Not only that, but I'd have felt differently if my children had actually done something offensive.  If my children are misbehaving, then I will be the first to give them the verbal smackdown.  But if my kids are sitting quietly and doing nothing wrong, there had better be NOBODY come up and criticize them for it.  Woe be to they who do, for they will see the hillbilly in me.

And that, my friends, is yet another example of my inner vigilante getting the best of me.  I'm done posting for the evening. 

San Francisco, the Last Part.


On Thursday, we awoke with one goal in mind — to bicycle across the Golden Gate Bridge.  We made our way via train and streetcar down to Fisherman's Wharf, whereupon we rented equipment from some Irish blokes who were friendly enough and well-meaning, but had poor communication skills.  At one point I threw my hands in the air in exasperation and exclaimed, 'Just give us our money back so we can go somewhere else, if you don't have the right equipment!'  I probably added a few expletives in there for good measure.  But eventually they understood which equipment we wanted and to which bikes we wanted it attached, and we were on our way.

The weather was gorgeous — it was one of the two days in San Francisco without fog during our trip.  We rode along the wharf and then along Crissy Field.  As we were going up the steep, winding road to the bridge itself, my bike chain fell off the sprockets and I was left literally spinning my pedals, going nowhere.  Curses!  We stopped, Greg fixed them, and we carried on.  However, my gears were never the same.  They slipped the rest of the trip.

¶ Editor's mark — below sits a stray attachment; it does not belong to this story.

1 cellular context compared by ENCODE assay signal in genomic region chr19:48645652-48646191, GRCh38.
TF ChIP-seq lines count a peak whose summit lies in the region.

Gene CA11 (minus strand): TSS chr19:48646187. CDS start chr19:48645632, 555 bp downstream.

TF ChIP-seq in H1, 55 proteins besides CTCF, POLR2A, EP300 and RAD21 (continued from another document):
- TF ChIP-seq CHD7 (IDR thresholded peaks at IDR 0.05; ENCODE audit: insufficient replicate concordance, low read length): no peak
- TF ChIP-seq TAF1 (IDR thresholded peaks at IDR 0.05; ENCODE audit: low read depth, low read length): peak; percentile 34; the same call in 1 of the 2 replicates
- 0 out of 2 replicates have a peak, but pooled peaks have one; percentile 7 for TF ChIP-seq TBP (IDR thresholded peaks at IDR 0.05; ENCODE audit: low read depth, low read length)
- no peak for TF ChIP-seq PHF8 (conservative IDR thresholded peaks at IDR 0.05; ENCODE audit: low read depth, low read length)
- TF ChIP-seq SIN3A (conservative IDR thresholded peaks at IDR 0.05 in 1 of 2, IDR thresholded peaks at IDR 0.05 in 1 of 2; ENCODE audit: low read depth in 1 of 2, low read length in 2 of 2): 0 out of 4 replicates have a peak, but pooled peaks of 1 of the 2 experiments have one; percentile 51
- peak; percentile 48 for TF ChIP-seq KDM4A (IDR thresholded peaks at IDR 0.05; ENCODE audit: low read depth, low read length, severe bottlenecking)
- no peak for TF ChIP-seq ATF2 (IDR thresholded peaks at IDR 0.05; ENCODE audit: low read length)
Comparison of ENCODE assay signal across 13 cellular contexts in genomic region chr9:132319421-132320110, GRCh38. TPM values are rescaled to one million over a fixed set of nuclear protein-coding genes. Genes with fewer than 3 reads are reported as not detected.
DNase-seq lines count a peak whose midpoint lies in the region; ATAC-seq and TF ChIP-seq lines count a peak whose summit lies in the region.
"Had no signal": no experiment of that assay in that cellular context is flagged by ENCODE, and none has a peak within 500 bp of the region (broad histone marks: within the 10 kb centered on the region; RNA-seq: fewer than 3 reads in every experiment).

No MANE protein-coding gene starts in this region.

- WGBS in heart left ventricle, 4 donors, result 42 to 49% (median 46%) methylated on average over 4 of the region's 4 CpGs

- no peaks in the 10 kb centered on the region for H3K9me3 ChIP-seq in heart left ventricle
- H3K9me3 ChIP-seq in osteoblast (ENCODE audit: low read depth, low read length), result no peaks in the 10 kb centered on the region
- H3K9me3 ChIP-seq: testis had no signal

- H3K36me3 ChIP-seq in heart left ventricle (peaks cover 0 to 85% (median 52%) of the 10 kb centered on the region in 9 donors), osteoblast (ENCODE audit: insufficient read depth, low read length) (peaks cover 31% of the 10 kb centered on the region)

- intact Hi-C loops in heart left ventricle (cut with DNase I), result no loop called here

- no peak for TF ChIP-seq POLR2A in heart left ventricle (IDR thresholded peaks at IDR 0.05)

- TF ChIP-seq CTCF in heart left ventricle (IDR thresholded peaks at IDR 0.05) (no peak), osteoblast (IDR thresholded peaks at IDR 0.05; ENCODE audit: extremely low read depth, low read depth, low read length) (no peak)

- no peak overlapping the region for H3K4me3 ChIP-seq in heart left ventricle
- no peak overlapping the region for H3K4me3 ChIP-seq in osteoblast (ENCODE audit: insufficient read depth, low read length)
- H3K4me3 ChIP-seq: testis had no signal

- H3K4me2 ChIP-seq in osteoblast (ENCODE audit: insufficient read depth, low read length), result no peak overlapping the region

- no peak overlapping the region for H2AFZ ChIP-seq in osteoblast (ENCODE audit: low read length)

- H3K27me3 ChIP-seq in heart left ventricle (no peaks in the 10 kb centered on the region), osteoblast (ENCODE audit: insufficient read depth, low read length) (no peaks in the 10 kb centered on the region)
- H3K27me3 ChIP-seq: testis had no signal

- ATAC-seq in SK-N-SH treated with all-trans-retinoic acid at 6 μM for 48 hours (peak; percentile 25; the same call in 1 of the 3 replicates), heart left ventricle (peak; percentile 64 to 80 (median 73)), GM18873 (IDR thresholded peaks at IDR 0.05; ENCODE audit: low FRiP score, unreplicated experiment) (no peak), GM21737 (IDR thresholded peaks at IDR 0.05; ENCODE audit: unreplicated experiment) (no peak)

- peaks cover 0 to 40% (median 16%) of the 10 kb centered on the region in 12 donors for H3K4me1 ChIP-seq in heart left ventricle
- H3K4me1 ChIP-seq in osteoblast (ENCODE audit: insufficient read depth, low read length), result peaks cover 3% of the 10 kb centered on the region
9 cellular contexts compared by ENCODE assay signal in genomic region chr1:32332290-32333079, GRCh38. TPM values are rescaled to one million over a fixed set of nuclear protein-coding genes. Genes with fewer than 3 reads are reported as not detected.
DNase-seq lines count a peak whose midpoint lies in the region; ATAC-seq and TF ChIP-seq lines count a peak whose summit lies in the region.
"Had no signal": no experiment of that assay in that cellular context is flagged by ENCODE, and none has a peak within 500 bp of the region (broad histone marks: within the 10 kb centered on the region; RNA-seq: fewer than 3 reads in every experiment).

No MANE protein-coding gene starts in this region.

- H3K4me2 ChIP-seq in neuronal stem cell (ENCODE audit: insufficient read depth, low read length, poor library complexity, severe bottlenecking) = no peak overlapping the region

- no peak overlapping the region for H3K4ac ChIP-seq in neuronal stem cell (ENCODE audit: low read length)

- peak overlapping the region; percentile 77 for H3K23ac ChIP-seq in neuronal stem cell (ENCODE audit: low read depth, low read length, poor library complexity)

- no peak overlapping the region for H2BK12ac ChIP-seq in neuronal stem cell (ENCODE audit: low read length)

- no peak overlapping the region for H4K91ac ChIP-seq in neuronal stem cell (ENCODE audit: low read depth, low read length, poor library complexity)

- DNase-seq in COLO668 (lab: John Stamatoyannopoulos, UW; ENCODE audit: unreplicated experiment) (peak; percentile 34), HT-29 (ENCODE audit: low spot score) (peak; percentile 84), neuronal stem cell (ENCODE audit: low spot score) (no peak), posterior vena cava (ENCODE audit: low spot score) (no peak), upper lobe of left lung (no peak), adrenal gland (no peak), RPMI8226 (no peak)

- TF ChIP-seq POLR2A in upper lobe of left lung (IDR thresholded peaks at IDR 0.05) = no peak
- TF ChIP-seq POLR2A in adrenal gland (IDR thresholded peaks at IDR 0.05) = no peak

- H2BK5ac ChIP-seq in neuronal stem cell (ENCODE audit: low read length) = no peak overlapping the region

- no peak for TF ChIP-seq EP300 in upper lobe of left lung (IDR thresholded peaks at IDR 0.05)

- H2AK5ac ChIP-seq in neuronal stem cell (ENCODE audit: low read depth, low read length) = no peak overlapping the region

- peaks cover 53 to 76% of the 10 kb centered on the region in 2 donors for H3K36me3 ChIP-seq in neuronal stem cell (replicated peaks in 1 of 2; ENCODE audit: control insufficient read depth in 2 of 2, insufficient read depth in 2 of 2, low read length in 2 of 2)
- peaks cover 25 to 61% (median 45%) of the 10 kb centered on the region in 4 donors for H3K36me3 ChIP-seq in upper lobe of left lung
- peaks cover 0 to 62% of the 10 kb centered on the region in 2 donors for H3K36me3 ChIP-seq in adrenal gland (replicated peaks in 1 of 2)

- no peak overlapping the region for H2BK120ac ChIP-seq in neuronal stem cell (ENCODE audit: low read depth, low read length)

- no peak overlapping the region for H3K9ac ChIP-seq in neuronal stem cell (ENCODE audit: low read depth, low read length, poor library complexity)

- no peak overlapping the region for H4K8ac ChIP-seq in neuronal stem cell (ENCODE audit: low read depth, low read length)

At the top of the hill we stopped at the visitor's center.  I changed Ethan's diaper in the trailer I was towing because there was a long line for the women's restroom and the men's, well, it was plumb closed.  Then we headed on across the bridge.

Ethan liked the ride, but hated riding on the bridge, I think because of the close proximity of the cars whizzing by.  He was frightened and screaming, and the bridge was terribly crowded with pedestrians and cyclists alike, most of whom did not follow the ONE BASIC RULE of U.S. travel — keeping to the right except to pass (folks, it's the rule for a reason — good order — and it's just as valid when you're a pedestrian as when you're on wheels).  Therefore, the trip took a good while, and because we were intent on making it across the bridge as quickly as possible, we were far ahead and unavailable to assist when my mother fell off her bicycle.  I'm afraid we've not heard the end of that yet (sorry, Mom!).

Once we reached the other end of the bridge, we set our bikes in a higher gear (well, except mine, because by that time it didn't seem to matter what gear I was in — it would alternate between, say, 3rd and 7th as it pleased) and flew down the hill into Sausalito.

Sausalito is gorgeous.  It's right on the bay, and though I hear it is nearly always foggy, on this day we had a reprieve.  We coasted all the way down to the ferry terminal where we parked and locked our bikes in anticipation of finding a little restaurant in downtown Sausalito where we could grab lunch before boarding the ferry back to the Wharf.

As I bicycled past the little restaurants, I had noticed one which advertised a crab sandwich.  All week long I'd had a hankering for crab of some sort, so I thought that would be a great place.  Unfortunately, that was not to be (I will post about that separately).  But the restaurant next door also had a crab sandwich (a very good one, I might add) and so we all was not lost.  We returned the bikes without incident.